Wed. Jan 26th, 2022

From the street of a new residential property in Torquay on Victoria’s Surf Coast, a wetland should be a welcome sight of the wilderness amidst the maze of shiny, new, modern homes.

Its greenery helps to bring the gray and neutral tones of the houses in The Dunes Estate to life, but on closer inspection, the wetland is not the calm, beautiful feature it might first appear.

Instead, it is a pit of muddy, stagnant water that holds fast-growing weeds and debris.

Pieces of polystyrene float near a path, which looks specially built, but which is actually a shelf made of layers and layers of silt, so thick that you can easily walk on it.

Local resident Jan Selvay has watched in horror as the wetland has turned to mud over the years.

“So you have a murky, dormant asset that doesn’t work,” she said.

A metal grate in the wet area sits under dirty water surrounded by plastic waste.
The neglected urban wetland at The Dunes has been collecting garbage and silt for months and blocking water flow. (ABC News: Rachel Clayton )

Another growing pain

Over the past decade, the Surf Coast has rapidly grown in popularity, prompting the development of large residential areas across the Torquay area.

Being stuck at home during the pandemic has only contributed to the enticement of a relaxed beach lifestyle for many, especially Melburnians who can work remotely.

As the houses appear almost from one day to the next, the estates are all required to have man-made wetlands to help mitigate the environmental impacts of developing homes on such a massive scale.

The frame of a house being built in North Torquay with a newly built house next door.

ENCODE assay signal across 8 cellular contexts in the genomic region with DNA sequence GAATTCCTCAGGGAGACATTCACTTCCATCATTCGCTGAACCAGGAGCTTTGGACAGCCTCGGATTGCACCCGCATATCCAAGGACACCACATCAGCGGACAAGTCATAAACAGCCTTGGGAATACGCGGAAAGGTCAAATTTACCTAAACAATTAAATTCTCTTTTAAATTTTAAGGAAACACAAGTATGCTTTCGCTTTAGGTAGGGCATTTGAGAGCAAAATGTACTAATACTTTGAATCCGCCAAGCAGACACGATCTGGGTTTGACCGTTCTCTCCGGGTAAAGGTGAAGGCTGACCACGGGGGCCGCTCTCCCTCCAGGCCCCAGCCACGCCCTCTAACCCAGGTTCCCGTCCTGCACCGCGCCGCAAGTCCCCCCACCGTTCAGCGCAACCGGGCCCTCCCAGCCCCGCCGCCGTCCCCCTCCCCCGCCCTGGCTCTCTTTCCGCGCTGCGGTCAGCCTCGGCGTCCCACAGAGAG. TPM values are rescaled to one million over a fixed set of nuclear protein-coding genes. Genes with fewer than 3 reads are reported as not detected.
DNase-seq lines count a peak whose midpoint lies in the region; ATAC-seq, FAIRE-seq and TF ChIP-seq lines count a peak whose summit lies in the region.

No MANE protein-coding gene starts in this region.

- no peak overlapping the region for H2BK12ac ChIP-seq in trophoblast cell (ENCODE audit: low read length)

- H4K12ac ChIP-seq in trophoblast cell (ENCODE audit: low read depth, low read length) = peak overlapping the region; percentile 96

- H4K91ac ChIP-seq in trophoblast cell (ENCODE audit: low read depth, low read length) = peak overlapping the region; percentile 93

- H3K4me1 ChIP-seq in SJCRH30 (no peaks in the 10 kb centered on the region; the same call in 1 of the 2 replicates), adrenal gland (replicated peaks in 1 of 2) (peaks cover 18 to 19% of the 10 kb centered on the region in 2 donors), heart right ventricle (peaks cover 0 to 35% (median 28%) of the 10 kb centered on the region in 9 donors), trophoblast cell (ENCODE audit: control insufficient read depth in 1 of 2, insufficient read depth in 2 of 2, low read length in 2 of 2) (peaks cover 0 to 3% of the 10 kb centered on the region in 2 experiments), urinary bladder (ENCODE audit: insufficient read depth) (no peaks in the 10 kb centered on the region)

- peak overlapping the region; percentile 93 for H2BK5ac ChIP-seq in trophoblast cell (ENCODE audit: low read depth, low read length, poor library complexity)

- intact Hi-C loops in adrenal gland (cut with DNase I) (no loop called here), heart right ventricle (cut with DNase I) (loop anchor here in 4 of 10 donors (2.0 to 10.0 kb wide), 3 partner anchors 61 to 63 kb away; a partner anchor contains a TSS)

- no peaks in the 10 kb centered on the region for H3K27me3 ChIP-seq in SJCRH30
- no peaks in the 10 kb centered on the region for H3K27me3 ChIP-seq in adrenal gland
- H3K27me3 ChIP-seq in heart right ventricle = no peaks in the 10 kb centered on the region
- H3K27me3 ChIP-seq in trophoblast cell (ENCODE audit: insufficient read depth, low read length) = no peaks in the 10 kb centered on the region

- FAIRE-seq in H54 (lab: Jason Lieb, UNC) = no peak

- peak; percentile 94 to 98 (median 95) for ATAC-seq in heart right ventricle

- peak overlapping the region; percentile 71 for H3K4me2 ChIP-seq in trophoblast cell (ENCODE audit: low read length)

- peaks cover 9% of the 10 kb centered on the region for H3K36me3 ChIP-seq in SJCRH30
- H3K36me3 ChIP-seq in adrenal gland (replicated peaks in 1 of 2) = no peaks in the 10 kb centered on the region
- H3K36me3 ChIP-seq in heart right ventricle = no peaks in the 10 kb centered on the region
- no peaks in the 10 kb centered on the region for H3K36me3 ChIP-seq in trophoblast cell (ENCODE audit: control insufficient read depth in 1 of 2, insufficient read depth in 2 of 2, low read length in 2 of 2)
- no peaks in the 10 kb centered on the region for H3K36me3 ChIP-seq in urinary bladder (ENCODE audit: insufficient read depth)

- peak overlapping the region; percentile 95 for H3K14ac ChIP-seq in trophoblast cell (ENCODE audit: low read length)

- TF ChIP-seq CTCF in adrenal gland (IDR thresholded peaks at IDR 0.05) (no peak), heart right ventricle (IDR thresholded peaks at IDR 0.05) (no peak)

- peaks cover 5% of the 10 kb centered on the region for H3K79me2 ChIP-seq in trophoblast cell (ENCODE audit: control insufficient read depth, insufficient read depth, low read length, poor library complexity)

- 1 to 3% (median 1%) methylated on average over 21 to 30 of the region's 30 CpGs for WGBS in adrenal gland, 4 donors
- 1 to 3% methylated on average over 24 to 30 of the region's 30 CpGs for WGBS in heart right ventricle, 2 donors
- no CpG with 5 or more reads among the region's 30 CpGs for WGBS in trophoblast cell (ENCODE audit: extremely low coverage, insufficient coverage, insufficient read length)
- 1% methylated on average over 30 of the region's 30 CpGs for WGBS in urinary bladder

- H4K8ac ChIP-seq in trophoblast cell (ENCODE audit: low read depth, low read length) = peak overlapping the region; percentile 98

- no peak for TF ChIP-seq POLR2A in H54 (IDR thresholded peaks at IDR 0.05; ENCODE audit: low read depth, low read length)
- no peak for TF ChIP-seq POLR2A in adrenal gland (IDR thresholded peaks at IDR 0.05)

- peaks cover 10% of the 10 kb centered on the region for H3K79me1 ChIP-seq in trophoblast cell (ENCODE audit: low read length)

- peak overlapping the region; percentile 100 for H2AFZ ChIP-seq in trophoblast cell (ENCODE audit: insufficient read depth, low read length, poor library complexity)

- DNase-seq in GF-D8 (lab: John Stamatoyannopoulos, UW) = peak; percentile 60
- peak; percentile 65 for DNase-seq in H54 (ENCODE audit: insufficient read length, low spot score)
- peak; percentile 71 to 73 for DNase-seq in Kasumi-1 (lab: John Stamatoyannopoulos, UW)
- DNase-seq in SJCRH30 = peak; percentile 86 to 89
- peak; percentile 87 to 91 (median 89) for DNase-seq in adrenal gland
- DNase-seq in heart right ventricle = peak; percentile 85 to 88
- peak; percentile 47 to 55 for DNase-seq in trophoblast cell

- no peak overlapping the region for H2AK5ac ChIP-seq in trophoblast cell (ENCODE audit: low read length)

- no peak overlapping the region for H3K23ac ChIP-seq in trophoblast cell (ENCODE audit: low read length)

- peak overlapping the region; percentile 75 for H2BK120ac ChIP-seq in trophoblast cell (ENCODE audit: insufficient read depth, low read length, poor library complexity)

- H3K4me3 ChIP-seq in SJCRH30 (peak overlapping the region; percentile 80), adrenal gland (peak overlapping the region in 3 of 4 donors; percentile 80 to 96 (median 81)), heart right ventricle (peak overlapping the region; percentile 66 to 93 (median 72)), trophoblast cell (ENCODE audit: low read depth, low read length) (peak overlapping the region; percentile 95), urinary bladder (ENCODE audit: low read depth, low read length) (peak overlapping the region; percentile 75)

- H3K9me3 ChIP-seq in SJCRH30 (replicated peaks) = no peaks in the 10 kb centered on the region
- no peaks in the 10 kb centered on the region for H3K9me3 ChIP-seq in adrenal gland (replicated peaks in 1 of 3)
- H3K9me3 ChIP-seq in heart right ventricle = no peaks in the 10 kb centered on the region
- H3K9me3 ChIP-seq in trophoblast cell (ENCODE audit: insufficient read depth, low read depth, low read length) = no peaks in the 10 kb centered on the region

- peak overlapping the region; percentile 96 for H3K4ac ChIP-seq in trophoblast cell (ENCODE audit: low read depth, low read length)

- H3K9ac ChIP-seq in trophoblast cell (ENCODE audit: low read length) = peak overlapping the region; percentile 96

Torquay’s population is expected to increase by almost a further 9,000 people by 2036.(ABC News: Rachel Clayton)

“They’re really created to help filter out a lot of the rainwater that comes through from housing and urban development before it runs into our beautiful bays,” said Deakin University researcher Paul Carnell.

“There may be pollutants and things in there, and it’s a matter of filtering that water through before it gets out into our coastal areas.”

That’s exactly what a report has found that the Dunes wetland does not.

The water technology report was commissioned and paid for by a group of residents who were concerned about what happened to the local waterways.

It found that the Dunes wetland was too small, not maintained, filled with debris and invasive plant species and did not filter out all the dirt and sediment that ran away from nearby construction sites.

“Without changes to specifically address the functionality of the existing constructed wetlands and the effects of urbanization in the hinterland, the degradation of the Karaaf wetlands and downstream receiving waters will continue,” the report said.

Karaaf Wetlands, Torquay
The Karaaf wetlands of Torquay serve as feeding and resting places for migratory birds.(ABC News: Steven Schubert)

The nearby Karaaf wetland hosts a number of migratory bird species and the critically endangered orange-bellied parrot.